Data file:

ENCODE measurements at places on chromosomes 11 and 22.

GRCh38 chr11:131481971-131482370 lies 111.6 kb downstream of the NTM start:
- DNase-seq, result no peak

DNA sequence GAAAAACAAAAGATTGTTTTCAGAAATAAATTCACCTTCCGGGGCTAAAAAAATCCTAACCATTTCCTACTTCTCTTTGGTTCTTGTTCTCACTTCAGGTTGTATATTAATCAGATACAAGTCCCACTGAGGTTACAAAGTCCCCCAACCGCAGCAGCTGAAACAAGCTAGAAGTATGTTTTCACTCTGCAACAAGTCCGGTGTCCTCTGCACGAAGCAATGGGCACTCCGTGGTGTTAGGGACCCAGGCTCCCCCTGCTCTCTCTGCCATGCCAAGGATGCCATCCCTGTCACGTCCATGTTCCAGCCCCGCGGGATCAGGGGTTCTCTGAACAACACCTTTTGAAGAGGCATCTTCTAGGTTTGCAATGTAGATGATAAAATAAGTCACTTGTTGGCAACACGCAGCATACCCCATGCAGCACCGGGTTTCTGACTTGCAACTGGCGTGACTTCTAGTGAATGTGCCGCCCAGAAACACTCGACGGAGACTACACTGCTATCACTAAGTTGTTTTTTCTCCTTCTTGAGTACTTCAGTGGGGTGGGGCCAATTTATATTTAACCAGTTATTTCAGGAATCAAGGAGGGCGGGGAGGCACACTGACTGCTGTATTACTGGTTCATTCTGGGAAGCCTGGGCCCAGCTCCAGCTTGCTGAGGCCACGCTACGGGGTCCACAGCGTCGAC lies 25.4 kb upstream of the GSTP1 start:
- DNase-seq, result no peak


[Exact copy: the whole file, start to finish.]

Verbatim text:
ENCODE measurements at places on chromosomes 11 and 22.

GRCh38 chr11:131481971-131482370 lies 111.6 kb downstream of the NTM start:
- DNase-seq, result no peak

DNA sequence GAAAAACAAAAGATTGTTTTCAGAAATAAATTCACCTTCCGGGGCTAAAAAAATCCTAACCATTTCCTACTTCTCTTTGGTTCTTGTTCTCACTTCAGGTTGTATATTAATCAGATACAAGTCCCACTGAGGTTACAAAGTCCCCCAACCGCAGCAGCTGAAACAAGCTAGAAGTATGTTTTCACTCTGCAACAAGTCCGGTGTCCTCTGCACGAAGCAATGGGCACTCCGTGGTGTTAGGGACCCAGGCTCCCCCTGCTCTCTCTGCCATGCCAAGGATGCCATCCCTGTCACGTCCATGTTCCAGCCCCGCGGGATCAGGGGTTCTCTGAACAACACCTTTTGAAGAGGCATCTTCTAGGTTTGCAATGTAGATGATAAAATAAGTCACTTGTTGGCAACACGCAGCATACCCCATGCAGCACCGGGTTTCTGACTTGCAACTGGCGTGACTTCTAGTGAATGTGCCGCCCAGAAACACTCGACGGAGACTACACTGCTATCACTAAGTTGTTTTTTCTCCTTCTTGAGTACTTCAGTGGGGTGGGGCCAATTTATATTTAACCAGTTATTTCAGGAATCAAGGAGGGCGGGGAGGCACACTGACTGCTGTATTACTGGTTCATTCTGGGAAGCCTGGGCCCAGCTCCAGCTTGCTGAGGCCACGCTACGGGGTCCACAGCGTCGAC lies 25.4 kb upstream of the GSTP1 start:
- DNase-seq, result no peak